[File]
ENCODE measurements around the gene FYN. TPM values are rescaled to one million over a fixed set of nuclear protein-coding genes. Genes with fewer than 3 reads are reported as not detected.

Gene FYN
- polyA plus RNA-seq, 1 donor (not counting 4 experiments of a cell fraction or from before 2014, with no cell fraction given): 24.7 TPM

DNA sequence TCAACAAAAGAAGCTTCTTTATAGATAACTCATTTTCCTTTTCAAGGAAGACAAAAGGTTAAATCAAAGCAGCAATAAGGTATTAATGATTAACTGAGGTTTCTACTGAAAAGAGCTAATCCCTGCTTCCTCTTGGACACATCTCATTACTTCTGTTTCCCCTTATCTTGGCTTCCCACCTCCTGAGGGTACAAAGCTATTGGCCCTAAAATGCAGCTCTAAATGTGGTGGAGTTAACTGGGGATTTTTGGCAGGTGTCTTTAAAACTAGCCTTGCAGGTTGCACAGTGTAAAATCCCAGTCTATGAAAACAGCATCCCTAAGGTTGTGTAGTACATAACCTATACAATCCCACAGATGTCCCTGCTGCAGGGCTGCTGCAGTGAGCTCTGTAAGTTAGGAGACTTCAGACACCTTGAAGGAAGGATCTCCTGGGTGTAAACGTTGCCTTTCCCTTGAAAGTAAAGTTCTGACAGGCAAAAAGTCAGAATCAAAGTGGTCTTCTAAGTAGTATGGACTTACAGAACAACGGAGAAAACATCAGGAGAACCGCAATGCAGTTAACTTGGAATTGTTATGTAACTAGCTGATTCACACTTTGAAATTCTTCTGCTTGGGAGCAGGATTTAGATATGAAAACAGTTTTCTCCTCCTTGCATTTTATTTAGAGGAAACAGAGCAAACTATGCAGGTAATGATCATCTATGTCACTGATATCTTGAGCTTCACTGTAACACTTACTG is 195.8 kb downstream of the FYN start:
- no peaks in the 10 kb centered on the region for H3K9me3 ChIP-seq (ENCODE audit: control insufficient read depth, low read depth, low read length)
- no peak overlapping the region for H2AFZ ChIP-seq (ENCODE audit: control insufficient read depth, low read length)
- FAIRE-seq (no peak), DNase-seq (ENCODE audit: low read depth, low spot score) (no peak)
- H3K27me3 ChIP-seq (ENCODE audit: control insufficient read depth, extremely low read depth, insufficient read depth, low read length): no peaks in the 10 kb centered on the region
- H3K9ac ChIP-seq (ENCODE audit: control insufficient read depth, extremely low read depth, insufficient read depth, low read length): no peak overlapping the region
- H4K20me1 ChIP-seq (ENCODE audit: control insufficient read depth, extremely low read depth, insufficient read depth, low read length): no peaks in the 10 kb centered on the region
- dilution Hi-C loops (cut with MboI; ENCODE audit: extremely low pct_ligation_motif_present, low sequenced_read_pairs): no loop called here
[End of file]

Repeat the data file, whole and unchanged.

ENCODE measurements around the gene FYN. TPM values are rescaled to one million over a fixed set of nuclear protein-coding genes. Genes with fewer than 3 reads are reported as not detected.

Gene FYN
- polyA plus RNA-seq, 1 donor (not counting 4 experiments of a cell fraction or from before 2014, with no cell fraction given): 24.7 TPM

DNA sequence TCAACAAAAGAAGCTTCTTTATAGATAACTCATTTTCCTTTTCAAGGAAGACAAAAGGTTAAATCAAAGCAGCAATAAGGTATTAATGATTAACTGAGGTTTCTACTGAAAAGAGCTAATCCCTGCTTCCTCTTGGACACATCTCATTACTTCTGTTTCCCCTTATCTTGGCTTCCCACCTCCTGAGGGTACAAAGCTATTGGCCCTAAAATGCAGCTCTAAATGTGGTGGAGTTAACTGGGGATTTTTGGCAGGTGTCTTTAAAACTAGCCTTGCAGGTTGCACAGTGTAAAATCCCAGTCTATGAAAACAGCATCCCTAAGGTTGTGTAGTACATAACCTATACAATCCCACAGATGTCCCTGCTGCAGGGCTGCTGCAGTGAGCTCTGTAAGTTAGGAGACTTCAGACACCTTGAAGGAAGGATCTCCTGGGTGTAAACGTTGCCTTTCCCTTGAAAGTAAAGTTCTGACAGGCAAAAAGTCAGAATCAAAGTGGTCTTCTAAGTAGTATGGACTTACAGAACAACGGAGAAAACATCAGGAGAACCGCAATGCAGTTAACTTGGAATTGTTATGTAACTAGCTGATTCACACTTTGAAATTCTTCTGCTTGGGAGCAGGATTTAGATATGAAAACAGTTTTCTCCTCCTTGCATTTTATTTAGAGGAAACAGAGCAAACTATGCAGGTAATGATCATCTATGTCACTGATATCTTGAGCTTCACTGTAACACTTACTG is 195.8 kb downstream of the FYN start:
- no peaks in the 10 kb centered on the region for H3K9me3 ChIP-seq (ENCODE audit: control insufficient read depth, low read depth, low read length)
- no peak overlapping the region for H2AFZ ChIP-seq (ENCODE audit: control insufficient read depth, low read length)
- FAIRE-seq (no peak), DNase-seq (ENCODE audit: low read depth, low spot score) (no peak)
- H3K27me3 ChIP-seq (ENCODE audit: control insufficient read depth, extremely low read depth, insufficient read depth, low read length): no peaks in the 10 kb centered on the region
- H3K9ac ChIP-seq (ENCODE audit: control insufficient read depth, extremely low read depth, insufficient read depth, low read length): no peak overlapping the region
- H4K20me1 ChIP-seq (ENCODE audit: control insufficient read depth, extremely low read depth, insufficient read depth, low read length): no peaks in the 10 kb centered on the region
- dilution Hi-C loops (cut with MboI; ENCODE audit: extremely low pct_ligation_motif_present, low sequenced_read_pairs): no loop called here